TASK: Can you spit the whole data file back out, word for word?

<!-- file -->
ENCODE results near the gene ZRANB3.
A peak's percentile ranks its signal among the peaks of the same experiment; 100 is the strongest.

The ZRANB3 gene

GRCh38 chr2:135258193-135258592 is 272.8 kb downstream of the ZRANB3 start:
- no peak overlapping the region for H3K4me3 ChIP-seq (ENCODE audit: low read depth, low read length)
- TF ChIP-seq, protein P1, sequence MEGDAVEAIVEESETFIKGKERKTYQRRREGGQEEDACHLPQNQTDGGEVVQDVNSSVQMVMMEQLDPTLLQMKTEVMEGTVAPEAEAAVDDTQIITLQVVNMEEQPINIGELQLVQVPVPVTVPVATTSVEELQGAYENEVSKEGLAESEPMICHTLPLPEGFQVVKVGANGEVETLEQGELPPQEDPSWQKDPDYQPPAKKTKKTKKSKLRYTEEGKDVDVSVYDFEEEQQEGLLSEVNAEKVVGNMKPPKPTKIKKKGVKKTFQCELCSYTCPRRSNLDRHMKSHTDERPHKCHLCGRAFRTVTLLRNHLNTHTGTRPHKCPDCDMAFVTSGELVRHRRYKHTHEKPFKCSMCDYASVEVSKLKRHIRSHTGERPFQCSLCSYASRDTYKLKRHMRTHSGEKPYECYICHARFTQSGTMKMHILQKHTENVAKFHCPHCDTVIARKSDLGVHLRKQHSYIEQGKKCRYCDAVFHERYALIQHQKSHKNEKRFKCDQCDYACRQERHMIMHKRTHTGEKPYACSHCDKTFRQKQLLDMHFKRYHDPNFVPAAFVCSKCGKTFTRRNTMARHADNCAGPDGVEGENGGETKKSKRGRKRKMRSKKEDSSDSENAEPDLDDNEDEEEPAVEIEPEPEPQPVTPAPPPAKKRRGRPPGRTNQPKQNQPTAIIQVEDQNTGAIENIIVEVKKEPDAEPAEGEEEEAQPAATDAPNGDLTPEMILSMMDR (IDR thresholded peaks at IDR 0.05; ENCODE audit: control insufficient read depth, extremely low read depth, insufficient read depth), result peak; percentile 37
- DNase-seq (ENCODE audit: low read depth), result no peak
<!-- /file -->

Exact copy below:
ENCODE results near the gene ZRANB3.
A peak's percentile ranks its signal among the peaks of the same experiment; 100 is the strongest.

The ZRANB3 gene

GRCh38 chr2:135258193-135258592 is 272.8 kb downstream of the ZRANB3 start:
- no peak overlapping the region for H3K4me3 ChIP-seq (ENCODE audit: low read depth, low read length)
- TF ChIP-seq, protein P1, sequence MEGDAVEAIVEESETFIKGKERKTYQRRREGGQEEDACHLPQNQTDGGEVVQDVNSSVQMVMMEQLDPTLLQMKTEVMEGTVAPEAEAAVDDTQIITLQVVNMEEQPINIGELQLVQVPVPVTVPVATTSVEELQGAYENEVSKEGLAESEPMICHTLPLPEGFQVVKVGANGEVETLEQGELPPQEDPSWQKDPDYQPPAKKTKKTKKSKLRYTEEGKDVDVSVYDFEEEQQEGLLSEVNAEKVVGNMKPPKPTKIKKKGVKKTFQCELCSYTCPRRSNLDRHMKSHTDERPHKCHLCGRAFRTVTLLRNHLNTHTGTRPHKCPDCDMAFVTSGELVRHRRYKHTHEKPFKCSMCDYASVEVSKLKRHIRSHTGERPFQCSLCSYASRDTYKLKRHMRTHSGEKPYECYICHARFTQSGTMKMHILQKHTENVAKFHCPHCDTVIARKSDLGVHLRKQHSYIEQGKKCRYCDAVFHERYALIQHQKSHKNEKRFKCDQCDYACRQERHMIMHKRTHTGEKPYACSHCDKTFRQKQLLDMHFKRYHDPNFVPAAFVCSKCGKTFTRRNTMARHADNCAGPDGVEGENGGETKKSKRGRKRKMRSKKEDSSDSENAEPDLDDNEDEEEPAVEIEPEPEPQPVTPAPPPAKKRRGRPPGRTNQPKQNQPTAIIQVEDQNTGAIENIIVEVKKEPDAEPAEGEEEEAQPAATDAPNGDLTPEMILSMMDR (IDR thresholded peaks at IDR 0.05; ENCODE audit: control insufficient read depth, extremely low read depth, insufficient read depth), result peak; percentile 37
- DNase-seq (ENCODE audit: low read depth), result no peak